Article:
Fédération Internationale des Sociétés Magiques

The International Federation of Magic Societies (FISM) (Fédération Internationale des Sociétés Magiques) was founded in 1948, and is one of the most respected organizations in the magician community. It is an international body coordinating dozens of national and international clubs and federations around the world. Together these clubs represent approximately 50,000 magicians from 50 countries as of 2015.[1] The organization hosts a self-named "FISM" conference every three years, where magicians compete for "Best of" categories. The most recent FISM was in 2015, held in Rimini, Italy.


The roots of the FISM began in Paris, France, in 1937, at a meeting of the 34-year-old ASAP, Association Syndicale des Artistes Prestigitaeurs (Association of prestidigitation artists), which had a monthly magazine Le Journal de la Prestidigitation. The group's vice-president, Dr. Jules Dhotel, wanted the ASAP to produce an international convention in Paris in October 1939, and then proceed to have the convention in a different country each year. Plans proceeded, but when the Nazis invaded Poland in September 1939, the convention was cancelled. After World War II, progress resumed. In 1946, a hotel in Amsterdam, the Netherlands, hosted an International Congress of Magicians, with over 300 registrants from around Europe. There were lectures, exhibits of antique books and apparatus, tours of Amsterdam, a public show, and a contest in which 20 magicians took part. There were no categories, so only one set of awards. First prize went to amateur French magician Jean Valton, for an exceptional routine of card juggling and manipulation; second went to Scotland's amateur magician John Ramsay, and third to a professional husband-wife duo, De Flezkis, who combined magic and dance.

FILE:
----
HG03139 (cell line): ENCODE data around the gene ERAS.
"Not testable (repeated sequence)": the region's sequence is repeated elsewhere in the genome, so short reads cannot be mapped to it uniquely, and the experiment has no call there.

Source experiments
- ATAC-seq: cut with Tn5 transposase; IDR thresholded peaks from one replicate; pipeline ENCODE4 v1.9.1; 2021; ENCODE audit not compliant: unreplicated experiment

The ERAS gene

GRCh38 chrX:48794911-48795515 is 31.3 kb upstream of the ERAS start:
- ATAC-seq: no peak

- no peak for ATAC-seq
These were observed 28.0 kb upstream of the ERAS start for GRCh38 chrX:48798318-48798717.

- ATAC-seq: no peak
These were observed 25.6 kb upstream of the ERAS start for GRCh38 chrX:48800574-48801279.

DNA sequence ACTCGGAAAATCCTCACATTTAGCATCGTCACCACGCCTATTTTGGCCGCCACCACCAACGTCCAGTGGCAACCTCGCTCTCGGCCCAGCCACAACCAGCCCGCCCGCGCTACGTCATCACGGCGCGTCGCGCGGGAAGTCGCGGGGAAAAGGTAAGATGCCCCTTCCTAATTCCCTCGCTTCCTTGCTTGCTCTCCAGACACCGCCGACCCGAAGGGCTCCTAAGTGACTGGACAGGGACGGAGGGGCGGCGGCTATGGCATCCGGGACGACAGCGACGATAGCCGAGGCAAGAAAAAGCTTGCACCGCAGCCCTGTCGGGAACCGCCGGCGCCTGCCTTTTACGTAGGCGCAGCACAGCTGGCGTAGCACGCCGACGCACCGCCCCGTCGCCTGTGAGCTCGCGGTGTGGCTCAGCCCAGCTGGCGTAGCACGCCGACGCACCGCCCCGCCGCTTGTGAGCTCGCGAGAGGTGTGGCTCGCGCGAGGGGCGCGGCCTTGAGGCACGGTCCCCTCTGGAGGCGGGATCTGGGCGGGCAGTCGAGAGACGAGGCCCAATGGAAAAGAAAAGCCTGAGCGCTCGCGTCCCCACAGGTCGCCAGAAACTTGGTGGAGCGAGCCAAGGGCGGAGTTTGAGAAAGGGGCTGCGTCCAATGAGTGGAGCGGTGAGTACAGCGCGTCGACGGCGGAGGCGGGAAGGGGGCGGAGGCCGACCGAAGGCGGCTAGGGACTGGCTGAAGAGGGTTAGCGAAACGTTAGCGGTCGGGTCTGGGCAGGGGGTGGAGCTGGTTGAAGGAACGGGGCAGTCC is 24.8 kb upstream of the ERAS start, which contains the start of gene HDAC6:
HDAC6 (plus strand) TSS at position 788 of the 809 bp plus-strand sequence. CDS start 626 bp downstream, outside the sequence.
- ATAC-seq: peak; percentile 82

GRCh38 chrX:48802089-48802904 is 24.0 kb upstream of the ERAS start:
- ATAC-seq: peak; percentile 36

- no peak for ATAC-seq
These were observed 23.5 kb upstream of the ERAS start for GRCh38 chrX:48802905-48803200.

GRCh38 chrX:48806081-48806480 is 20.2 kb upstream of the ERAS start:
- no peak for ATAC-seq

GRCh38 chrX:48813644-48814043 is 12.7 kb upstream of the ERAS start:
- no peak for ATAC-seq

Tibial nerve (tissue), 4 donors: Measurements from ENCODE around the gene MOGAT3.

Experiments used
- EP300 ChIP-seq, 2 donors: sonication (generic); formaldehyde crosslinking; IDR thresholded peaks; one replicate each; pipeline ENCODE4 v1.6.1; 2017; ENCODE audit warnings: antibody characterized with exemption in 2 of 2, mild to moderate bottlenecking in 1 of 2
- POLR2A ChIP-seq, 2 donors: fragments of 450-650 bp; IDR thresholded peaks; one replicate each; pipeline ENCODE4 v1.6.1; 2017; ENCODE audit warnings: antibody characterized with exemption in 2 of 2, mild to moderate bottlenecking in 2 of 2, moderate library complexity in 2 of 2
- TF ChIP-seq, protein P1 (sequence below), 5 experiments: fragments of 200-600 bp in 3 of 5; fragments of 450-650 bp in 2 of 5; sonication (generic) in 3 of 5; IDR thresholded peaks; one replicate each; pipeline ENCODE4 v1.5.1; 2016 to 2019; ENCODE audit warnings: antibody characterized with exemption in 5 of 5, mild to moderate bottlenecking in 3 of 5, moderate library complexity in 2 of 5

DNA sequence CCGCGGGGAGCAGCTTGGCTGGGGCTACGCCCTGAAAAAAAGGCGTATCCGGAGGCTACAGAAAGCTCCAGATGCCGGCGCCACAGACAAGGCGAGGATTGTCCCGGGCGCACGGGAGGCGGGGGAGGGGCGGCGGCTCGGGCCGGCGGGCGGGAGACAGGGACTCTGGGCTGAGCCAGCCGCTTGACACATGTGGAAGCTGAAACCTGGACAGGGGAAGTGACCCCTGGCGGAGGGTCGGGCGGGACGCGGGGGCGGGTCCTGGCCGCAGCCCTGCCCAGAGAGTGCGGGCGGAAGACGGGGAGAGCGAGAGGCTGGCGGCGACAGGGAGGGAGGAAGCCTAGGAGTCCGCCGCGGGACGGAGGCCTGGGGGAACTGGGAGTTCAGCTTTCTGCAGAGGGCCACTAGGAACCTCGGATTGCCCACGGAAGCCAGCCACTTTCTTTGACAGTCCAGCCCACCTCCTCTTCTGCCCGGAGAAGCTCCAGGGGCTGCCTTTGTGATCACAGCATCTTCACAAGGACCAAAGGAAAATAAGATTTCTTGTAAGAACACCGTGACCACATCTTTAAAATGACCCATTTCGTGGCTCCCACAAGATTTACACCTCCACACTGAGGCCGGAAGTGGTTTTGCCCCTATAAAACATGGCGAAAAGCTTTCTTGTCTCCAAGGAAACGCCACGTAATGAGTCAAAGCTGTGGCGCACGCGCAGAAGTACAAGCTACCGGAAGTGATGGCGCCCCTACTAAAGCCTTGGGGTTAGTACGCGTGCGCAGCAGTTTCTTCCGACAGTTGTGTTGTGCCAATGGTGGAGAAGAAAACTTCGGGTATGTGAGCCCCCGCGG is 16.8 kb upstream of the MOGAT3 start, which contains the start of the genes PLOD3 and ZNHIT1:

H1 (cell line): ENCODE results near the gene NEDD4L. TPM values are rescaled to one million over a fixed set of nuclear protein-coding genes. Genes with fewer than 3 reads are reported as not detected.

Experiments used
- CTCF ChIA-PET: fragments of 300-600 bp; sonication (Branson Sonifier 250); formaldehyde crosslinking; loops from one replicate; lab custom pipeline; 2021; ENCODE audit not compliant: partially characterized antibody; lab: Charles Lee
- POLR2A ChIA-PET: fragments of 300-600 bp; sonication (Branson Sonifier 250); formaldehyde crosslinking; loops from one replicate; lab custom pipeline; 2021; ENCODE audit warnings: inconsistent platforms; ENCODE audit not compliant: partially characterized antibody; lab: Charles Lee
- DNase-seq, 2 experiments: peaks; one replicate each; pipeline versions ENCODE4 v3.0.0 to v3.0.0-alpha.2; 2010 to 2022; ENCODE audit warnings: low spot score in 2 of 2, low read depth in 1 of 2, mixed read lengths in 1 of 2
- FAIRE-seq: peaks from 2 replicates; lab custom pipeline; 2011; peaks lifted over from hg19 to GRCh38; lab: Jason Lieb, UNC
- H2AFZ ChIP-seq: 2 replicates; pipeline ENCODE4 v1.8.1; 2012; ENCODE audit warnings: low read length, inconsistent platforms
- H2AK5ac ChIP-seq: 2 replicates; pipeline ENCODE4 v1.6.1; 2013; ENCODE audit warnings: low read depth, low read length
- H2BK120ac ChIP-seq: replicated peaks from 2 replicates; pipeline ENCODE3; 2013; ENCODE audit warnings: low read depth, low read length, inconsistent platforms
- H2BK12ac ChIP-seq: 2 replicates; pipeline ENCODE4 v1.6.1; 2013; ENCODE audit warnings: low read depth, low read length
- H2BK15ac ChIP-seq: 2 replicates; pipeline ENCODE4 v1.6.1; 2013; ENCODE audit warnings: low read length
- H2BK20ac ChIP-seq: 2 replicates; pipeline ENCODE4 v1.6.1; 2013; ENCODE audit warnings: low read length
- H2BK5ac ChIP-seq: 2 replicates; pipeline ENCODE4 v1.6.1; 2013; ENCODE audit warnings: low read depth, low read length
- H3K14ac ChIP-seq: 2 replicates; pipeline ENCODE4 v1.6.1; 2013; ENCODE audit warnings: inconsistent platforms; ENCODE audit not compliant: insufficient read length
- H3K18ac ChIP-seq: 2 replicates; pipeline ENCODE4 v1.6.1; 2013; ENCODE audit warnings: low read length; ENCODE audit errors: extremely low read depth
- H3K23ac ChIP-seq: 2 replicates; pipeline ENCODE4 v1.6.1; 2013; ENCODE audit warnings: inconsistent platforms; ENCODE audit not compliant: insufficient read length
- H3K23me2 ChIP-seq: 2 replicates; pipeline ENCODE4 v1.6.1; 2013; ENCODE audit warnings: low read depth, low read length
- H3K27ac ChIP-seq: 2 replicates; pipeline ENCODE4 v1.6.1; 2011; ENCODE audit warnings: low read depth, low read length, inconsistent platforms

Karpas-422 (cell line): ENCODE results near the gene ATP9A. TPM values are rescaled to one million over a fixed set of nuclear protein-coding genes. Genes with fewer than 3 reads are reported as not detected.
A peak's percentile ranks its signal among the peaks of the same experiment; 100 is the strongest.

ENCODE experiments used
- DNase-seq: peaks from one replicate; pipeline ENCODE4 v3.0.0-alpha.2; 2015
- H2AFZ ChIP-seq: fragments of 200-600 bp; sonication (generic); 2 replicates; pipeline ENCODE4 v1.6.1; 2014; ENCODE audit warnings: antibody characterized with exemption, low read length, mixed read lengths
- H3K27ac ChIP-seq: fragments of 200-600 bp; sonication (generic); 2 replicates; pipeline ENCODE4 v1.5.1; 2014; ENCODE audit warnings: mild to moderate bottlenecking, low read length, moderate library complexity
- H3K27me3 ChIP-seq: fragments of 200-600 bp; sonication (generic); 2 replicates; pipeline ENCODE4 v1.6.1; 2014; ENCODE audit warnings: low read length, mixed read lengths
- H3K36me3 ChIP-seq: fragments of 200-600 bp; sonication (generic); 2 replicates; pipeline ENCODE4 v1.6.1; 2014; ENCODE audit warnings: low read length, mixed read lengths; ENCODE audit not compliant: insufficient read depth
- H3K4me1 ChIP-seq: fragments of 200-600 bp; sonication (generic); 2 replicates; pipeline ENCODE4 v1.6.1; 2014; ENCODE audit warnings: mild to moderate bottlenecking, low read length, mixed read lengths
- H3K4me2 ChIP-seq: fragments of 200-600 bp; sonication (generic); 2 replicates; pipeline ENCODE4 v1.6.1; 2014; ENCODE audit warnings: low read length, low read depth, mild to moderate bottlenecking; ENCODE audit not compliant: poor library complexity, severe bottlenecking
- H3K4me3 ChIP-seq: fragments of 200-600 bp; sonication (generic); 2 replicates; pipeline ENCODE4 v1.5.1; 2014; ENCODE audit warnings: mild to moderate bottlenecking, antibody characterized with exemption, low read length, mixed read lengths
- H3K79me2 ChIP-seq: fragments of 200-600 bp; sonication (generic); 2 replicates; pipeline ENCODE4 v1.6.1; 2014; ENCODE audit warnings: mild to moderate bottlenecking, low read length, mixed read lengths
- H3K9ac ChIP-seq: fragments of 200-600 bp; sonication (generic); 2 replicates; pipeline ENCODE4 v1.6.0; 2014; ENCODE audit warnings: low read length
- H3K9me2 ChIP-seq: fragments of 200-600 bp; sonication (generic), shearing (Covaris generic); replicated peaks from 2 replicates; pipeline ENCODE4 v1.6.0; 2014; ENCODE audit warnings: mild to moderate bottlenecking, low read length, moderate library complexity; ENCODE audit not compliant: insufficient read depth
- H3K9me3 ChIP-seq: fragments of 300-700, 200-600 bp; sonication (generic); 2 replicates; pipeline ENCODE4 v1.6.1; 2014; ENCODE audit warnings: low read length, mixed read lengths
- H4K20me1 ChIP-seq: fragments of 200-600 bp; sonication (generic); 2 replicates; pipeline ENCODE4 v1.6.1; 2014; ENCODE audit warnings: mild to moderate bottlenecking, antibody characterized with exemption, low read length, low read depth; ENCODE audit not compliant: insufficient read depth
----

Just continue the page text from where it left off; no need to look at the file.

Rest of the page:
The 1947 "Congrès Magique International" brought in 500 attendees from 18 countries, and 70 participants in the competition. Meetings at that convention were held to discuss the creation of a formal international organization, and that was where the FISM title was proposed. While details were worked out, the "Congrès" conventions continued annually.


FISM's stated aim is to create a centralized "voice" for the magic world, and to help develop, elevate, and promote the art of magic. It coordinates activities of member societies, and encourages communication between them, as well as exchange of services. It has a corporate identity and a team of professional marketers. It also serves a capacity in the realm of intellectual property, fighting against the copying or inappropriate release of magical inventions or routines.


The FISM is probably best known for conducting one of the premier magic conventions in the world, the triennial "World Championship of Magic".

The 2006 convention was held in Stockholm, Sweden, where the Grand-Prix award in close-up magic was won by Rick Merrill from the USA, and the Grand Prix award in the stage magic division was won by Pilou from France.[2]

The 2009 convention was held in Beijing, China, where the Grand-Prix award in close-up magic was won by Shawn Farquhar from Canada, and the Grand Prix award in the stage magic division was won by Soma from Hungary.[2]

FISM 2012 was held in Blackpool, England[3]






Member organizations

This list is incomplete; you can help by expanding it.


  1. "Welcome". fism.org. Retrieved 2015-11-29. consists of 95 magic societies which represent over 50,000 magicians from some 50 countries
  2. 1 2 3 4 5 "FISM Winners – 2000 to 2009". fism.org. Retrieved 2015-11-29.
  3. 1 2 "FISM 2012 draws to a close". Retrieved 23 December 2012.
  4. "FISM Winners – 2012 onwards". fism.org. Retrieved 2015-11-29.
  5. "Final results - FISM 2012" (PDF). FISM. July 2012. Retrieved 2015-11-29.
  6. "Magic Convention Guide » Blog Archive » FISM 2009 – Full Winners List". www.magicconventionguide.com. Retrieved 2015-11-29.

External links

This article is issued from Wikipedia - version of the 9/13/2016. The text is available under the Creative Commons Attribution/Share Alike but additional terms may apply for the media files.